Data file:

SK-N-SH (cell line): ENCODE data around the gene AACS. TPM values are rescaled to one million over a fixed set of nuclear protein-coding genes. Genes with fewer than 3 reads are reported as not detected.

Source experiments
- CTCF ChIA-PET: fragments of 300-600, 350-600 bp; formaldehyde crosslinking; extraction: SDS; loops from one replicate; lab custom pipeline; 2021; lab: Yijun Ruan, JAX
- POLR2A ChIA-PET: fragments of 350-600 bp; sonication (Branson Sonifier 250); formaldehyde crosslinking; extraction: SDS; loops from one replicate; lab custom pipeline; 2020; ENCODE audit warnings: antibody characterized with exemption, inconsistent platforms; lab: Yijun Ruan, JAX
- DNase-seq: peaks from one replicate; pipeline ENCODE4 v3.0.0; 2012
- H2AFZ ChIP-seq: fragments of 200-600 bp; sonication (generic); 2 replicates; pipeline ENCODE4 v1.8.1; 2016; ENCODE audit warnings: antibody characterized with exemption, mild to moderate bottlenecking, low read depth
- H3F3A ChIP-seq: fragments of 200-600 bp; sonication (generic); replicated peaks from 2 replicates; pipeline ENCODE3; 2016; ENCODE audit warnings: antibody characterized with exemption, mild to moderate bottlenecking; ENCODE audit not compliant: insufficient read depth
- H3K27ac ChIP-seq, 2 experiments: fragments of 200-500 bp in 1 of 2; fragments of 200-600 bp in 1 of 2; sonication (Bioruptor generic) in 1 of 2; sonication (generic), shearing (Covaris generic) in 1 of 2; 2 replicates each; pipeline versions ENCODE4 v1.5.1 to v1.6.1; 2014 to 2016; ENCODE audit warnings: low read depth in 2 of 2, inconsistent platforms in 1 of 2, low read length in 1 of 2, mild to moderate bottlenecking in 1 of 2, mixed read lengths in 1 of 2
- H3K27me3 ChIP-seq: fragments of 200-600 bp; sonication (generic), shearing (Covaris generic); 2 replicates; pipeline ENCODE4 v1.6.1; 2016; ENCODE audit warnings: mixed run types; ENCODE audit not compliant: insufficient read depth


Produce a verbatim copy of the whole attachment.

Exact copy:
SK-N-SH (cell line): ENCODE data around the gene AACS. TPM values are rescaled to one million over a fixed set of nuclear protein-coding genes. Genes with fewer than 3 reads are reported as not detected.

Source experiments
- CTCF ChIA-PET: fragments of 300-600, 350-600 bp; formaldehyde crosslinking; extraction: SDS; loops from one replicate; lab custom pipeline; 2021; lab: Yijun Ruan, JAX
- POLR2A ChIA-PET: fragments of 350-600 bp; sonication (Branson Sonifier 250); formaldehyde crosslinking; extraction: SDS; loops from one replicate; lab custom pipeline; 2020; ENCODE audit warnings: antibody characterized with exemption, inconsistent platforms; lab: Yijun Ruan, JAX
- DNase-seq: peaks from one replicate; pipeline ENCODE4 v3.0.0; 2012
- H2AFZ ChIP-seq: fragments of 200-600 bp; sonication (generic); 2 replicates; pipeline ENCODE4 v1.8.1; 2016; ENCODE audit warnings: antibody characterized with exemption, mild to moderate bottlenecking, low read depth
- H3F3A ChIP-seq: fragments of 200-600 bp; sonication (generic); replicated peaks from 2 replicates; pipeline ENCODE3; 2016; ENCODE audit warnings: antibody characterized with exemption, mild to moderate bottlenecking; ENCODE audit not compliant: insufficient read depth
- H3K27ac ChIP-seq, 2 experiments: fragments of 200-500 bp in 1 of 2; fragments of 200-600 bp in 1 of 2; sonication (Bioruptor generic) in 1 of 2; sonication (generic), shearing (Covaris generic) in 1 of 2; 2 replicates each; pipeline versions ENCODE4 v1.5.1 to v1.6.1; 2014 to 2016; ENCODE audit warnings: low read depth in 2 of 2, inconsistent platforms in 1 of 2, low read length in 1 of 2, mild to moderate bottlenecking in 1 of 2, mixed read lengths in 1 of 2
- H3K27me3 ChIP-seq: fragments of 200-600 bp; sonication (generic), shearing (Covaris generic); 2 replicates; pipeline ENCODE4 v1.6.1; 2016; ENCODE audit warnings: mixed run types; ENCODE audit not compliant: insufficient read depth